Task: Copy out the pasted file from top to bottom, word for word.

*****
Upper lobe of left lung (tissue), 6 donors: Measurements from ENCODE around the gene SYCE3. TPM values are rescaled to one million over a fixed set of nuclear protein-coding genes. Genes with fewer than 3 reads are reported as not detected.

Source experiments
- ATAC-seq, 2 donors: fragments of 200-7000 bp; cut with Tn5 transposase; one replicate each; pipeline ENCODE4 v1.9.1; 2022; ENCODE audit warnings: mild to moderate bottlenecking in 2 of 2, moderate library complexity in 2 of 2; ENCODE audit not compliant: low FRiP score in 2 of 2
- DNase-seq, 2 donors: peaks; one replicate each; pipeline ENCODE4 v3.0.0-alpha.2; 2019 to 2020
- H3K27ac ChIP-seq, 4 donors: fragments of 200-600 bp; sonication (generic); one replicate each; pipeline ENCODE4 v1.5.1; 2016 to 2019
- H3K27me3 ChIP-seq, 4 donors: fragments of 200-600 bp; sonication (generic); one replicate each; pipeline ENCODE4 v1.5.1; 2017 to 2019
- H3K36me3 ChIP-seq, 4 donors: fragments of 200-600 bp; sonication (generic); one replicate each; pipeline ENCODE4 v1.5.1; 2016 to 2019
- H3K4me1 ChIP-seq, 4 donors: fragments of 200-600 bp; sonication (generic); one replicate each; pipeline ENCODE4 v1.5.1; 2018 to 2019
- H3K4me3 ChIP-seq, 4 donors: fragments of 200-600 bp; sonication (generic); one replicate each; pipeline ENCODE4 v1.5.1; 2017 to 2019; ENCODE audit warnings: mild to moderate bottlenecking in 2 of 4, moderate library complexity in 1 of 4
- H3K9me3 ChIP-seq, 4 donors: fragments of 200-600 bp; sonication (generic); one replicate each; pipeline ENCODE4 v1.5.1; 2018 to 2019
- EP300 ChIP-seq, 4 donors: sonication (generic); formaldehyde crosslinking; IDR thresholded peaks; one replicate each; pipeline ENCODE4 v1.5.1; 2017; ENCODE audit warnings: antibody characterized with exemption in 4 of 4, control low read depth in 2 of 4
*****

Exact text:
Upper lobe of left lung (tissue), 6 donors: Measurements from ENCODE around the gene SYCE3. TPM values are rescaled to one million over a fixed set of nuclear protein-coding genes. Genes with fewer than 3 reads are reported as not detected.

Source experiments
- ATAC-seq, 2 donors: fragments of 200-7000 bp; cut with Tn5 transposase; one replicate each; pipeline ENCODE4 v1.9.1; 2022; ENCODE audit warnings: mild to moderate bottlenecking in 2 of 2, moderate library complexity in 2 of 2; ENCODE audit not compliant: low FRiP score in 2 of 2
- DNase-seq, 2 donors: peaks; one replicate each; pipeline ENCODE4 v3.0.0-alpha.2; 2019 to 2020
- H3K27ac ChIP-seq, 4 donors: fragments of 200-600 bp; sonication (generic); one replicate each; pipeline ENCODE4 v1.5.1; 2016 to 2019
- H3K27me3 ChIP-seq, 4 donors: fragments of 200-600 bp; sonication (generic); one replicate each; pipeline ENCODE4 v1.5.1; 2017 to 2019
- H3K36me3 ChIP-seq, 4 donors: fragments of 200-600 bp; sonication (generic); one replicate each; pipeline ENCODE4 v1.5.1; 2016 to 2019
- H3K4me1 ChIP-seq, 4 donors: fragments of 200-600 bp; sonication (generic); one replicate each; pipeline ENCODE4 v1.5.1; 2018 to 2019
- H3K4me3 ChIP-seq, 4 donors: fragments of 200-600 bp; sonication (generic); one replicate each; pipeline ENCODE4 v1.5.1; 2017 to 2019; ENCODE audit warnings: mild to moderate bottlenecking in 2 of 4, moderate library complexity in 1 of 4
- H3K9me3 ChIP-seq, 4 donors: fragments of 200-600 bp; sonication (generic); one replicate each; pipeline ENCODE4 v1.5.1; 2018 to 2019
- EP300 ChIP-seq, 4 donors: sonication (generic); formaldehyde crosslinking; IDR thresholded peaks; one replicate each; pipeline ENCODE4 v1.5.1; 2017; ENCODE audit warnings: antibody characterized with exemption in 4 of 4, control low read depth in 2 of 4